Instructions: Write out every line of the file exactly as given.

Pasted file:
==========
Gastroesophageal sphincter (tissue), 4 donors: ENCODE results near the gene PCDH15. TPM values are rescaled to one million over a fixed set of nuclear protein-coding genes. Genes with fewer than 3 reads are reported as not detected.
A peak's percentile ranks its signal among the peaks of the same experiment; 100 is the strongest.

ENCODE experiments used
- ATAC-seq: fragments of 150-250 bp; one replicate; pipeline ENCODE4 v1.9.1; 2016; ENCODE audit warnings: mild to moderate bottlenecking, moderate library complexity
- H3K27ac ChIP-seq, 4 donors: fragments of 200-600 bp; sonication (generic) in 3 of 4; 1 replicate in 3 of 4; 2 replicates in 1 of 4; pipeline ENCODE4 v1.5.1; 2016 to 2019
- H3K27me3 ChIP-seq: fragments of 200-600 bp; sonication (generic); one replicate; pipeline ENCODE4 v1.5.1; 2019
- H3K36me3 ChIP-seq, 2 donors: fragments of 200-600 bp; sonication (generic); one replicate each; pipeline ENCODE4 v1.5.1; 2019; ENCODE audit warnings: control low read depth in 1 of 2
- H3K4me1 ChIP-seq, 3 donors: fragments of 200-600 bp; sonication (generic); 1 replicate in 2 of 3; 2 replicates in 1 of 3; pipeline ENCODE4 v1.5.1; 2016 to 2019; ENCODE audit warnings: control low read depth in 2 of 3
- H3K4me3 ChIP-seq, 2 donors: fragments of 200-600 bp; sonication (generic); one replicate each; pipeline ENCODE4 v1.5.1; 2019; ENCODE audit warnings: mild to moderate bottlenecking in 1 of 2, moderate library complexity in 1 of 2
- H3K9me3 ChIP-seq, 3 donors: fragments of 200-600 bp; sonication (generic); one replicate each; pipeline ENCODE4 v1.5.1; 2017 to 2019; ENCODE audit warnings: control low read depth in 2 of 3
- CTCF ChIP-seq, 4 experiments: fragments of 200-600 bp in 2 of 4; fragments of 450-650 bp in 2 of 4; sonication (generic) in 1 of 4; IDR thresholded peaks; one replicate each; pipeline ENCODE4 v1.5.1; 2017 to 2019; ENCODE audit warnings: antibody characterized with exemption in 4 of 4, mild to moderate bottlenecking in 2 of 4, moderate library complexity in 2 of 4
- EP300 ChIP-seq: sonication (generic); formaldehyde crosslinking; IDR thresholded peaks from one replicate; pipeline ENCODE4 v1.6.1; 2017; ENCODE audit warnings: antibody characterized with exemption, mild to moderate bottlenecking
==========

Gastroesophageal sphincter (tissue), 4 donors: ENCODE results near the gene PCDH15. TPM values are rescaled to one million over a fixed set of nuclear protein-coding genes. Genes with fewer than 3 reads are reported as not detected.
A peak's percentile ranks its signal among the peaks of the same experiment; 100 is the strongest.

ENCODE experiments used
- ATAC-seq: fragments of 150-250 bp; one replicate; pipeline ENCODE4 v1.9.1; 2016; ENCODE audit warnings: mild to moderate bottlenecking, moderate library complexity
- H3K27ac ChIP-seq, 4 donors: fragments of 200-600 bp; sonication (generic) in 3 of 4; 1 replicate in 3 of 4; 2 replicates in 1 of 4; pipeline ENCODE4 v1.5.1; 2016 to 2019
- H3K27me3 ChIP-seq: fragments of 200-600 bp; sonication (generic); one replicate; pipeline ENCODE4 v1.5.1; 2019
- H3K36me3 ChIP-seq, 2 donors: fragments of 200-600 bp; sonication (generic); one replicate each; pipeline ENCODE4 v1.5.1; 2019; ENCODE audit warnings: control low read depth in 1 of 2
- H3K4me1 ChIP-seq, 3 donors: fragments of 200-600 bp; sonication (generic); 1 replicate in 2 of 3; 2 replicates in 1 of 3; pipeline ENCODE4 v1.5.1; 2016 to 2019; ENCODE audit warnings: control low read depth in 2 of 3
- H3K4me3 ChIP-seq, 2 donors: fragments of 200-600 bp; sonication (generic); one replicate each; pipeline ENCODE4 v1.5.1; 2019; ENCODE audit warnings: mild to moderate bottlenecking in 1 of 2, moderate library complexity in 1 of 2
- H3K9me3 ChIP-seq, 3 donors: fragments of 200-600 bp; sonication (generic); one replicate each; pipeline ENCODE4 v1.5.1; 2017 to 2019; ENCODE audit warnings: control low read depth in 2 of 3
- CTCF ChIP-seq, 4 experiments: fragments of 200-600 bp in 2 of 4; fragments of 450-650 bp in 2 of 4; sonication (generic) in 1 of 4; IDR thresholded peaks; one replicate each; pipeline ENCODE4 v1.5.1; 2017 to 2019; ENCODE audit warnings: antibody characterized with exemption in 4 of 4, mild to moderate bottlenecking in 2 of 4, moderate library complexity in 2 of 4
- EP300 ChIP-seq: sonication (generic); formaldehyde crosslinking; IDR thresholded peaks from one replicate; pipeline ENCODE4 v1.6.1; 2017; ENCODE audit warnings: antibody characterized with exemption, mild to moderate bottlenecking